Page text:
So, I asked him how he knew the Holy Spirit was guiding him to the truth, since there are so many other Christians (about 30 thousand different denominations, for that matter), who swear by the same Bible and understand things very differently, which was how I led into explaining how Christ left the Church, which He founded upon Peter and promised to guide to "all truth," as the official keeper and interpreter of the deposit of faith, including the Bible, considering it was the Church, through the authority given to Her by Christ, that decide which books to include in the Bible in the late 4th Century.
He admitted the Church had kept and maintained the writings of the Apostles but that we added seven books that were not part of the original scripture to back up some of the teachings of the Church (a point of contention in the debate since the books were part of the Canonized Bible for almost 1100 years before Martin Luther decided to remove them!).
In any event, we started getting very involved in our discussion and carried it into his office, where we spent about another hour (if not more) debating various issues of the faith.
There are two ways this could have ended, either in an all-out argument of tit-for-tat Bible verses, which we did a little of, or we could take the high road as Christian men that we both are and kept it respectful without loosing our patience.
I can proudly say that we both took the latter, and while we had an animated exchange, among other things, about Apostolic Tradition, sola scriptura, sola fide, salvation outside the Church, the role of works and faith, the Bread of Life discourse in the Gospel of John, and the the veneration of saints (despite the priest having possibly misspoken when he talked to us that morning, since my friend swears, he said the faithful would come up and "adore" Pope John Paul's Relic!); you know, many of the things that theologians, philosophers and greater minds then ours have grappled over since the Protestant Reformation over 500 years ago, we approached our contentions from the outset of love and respect.
Let's be honest, if there is one thing I have learned through the years is that I'm never going to be able to convince anyone about the truth of the Catholic Church, without God's intervention, anymore than he was going to convince me.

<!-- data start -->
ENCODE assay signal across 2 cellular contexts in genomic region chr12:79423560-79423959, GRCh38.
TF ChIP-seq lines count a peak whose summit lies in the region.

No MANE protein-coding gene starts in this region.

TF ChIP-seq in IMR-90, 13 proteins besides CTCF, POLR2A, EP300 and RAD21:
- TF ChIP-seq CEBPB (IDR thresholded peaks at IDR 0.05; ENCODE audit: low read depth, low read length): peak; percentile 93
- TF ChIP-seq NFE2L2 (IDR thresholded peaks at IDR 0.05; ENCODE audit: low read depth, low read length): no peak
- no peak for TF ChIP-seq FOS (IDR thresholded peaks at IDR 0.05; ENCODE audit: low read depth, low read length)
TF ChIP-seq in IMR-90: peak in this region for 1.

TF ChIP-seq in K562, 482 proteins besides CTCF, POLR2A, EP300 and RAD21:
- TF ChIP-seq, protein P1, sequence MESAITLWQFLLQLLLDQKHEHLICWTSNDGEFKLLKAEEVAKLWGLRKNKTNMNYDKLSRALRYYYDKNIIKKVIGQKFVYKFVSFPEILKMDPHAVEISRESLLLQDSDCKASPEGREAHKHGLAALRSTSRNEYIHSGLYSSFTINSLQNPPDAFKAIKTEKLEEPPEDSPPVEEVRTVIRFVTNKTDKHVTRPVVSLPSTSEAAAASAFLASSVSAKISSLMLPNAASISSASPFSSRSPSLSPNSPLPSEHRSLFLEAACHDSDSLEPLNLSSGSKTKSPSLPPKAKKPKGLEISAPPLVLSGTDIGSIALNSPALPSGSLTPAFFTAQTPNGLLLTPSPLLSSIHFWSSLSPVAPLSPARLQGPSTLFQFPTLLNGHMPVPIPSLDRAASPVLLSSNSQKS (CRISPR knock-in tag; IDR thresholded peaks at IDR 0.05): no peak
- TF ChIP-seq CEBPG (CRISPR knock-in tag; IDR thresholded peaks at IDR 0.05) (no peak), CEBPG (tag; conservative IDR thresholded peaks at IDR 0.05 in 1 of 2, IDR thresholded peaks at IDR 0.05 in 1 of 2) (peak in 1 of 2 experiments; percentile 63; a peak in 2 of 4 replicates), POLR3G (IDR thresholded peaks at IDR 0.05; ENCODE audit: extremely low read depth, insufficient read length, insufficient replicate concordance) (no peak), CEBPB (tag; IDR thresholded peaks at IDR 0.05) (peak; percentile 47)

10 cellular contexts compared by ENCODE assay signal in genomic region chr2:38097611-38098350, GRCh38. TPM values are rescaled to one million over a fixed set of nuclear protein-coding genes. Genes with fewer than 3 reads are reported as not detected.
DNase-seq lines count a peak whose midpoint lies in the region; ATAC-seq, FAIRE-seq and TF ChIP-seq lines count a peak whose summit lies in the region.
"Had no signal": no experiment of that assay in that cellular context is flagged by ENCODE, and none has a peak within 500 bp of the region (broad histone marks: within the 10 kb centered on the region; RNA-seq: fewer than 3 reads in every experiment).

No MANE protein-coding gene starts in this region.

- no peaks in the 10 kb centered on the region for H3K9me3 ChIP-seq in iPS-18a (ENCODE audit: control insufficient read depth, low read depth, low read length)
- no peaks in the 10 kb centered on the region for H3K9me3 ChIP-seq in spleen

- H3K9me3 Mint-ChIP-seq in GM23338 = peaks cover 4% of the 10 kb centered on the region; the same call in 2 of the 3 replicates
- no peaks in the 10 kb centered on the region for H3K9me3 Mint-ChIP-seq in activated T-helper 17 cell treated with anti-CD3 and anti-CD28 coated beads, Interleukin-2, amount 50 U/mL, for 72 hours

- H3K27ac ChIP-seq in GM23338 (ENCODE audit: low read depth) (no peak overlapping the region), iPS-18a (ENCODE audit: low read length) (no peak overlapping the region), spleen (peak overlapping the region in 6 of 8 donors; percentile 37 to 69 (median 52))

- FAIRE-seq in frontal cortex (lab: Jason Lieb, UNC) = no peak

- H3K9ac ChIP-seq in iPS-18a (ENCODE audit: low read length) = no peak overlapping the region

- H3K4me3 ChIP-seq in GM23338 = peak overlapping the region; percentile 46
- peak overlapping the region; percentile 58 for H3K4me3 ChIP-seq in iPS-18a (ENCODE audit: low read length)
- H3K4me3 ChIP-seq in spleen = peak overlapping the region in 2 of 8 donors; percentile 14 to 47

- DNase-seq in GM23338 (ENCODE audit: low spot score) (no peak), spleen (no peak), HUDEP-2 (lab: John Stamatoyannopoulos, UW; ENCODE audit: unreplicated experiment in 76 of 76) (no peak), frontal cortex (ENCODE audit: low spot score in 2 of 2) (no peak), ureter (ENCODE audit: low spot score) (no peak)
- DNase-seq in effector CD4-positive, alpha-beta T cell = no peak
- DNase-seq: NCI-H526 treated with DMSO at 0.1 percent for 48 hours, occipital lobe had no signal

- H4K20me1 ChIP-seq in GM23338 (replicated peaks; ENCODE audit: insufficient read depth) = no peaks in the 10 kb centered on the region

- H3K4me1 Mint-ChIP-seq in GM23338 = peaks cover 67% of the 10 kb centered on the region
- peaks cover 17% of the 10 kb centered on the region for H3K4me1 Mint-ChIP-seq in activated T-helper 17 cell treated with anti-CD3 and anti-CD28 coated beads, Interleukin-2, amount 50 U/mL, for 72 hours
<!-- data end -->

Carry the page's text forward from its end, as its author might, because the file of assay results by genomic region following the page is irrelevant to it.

However, I don't see it as an exercise in futility since St. Peter tells us that we should, "Always be prepared to make a defense to any one who calls you to account for the hope that is in you, yet do it with gentleness and reverence." (1 Pet 3:15)
Knowing our faith well and being able to explain it is what all Christians are called to do. As long as we do it for God's Glory and not to win an argument, which I admit can be tricky at first, we shouldn't shy away from discussing religion, even if we come from different perspectives, because we may offend someone. In fact, if we truly believe what we believe, as most people of faith do, then we are obliged to share it.
At the end of the day, I know my co-worker is a good man, who lives his faith according to his understanding and his small Bible church has no-doubt made him, as he said, a better man, husband and son. But, as I could tell by our discussion, his understanding of the Church was limited when he left and probably has been negatively influenced since. I think it's only natural, since he has to justify, at least his own mind, why he "protested " in the first place.
We are all brothers and sisters in Christ but, we are called to be One as Jesus repeatedly prayed to the Father for His Disciples to be, and since He founded just One Church upon the Apostles and gave them the authority to bind and loose on earth what would be bound and loosed in heaven, it is incumbent for all Christians to be humble, dig a little deeper and, at least, explore (or re-explore) the flock that Jesus instructed Peter to tend and feed.
The Church is the Body and Bride of Christ, according to Sacred Scripture, and while there is truth in all Christian denominations, the "fullness of Truth" can only be found in His Church; the "pillar and foundation of truth," as St. Paul writes in his first letter to Timothy.
As far for our news coverage, it turned out excellent. We had an anchor and a reporter live from in front of the Immaculate Conception Church in Hialeah, as over thirteen hundred parishioners from all walks of life filled the one thousand-seat sanctuary and spilled outside. They partook in the Holy Mass, prayed and venerated (not adored!) the relic...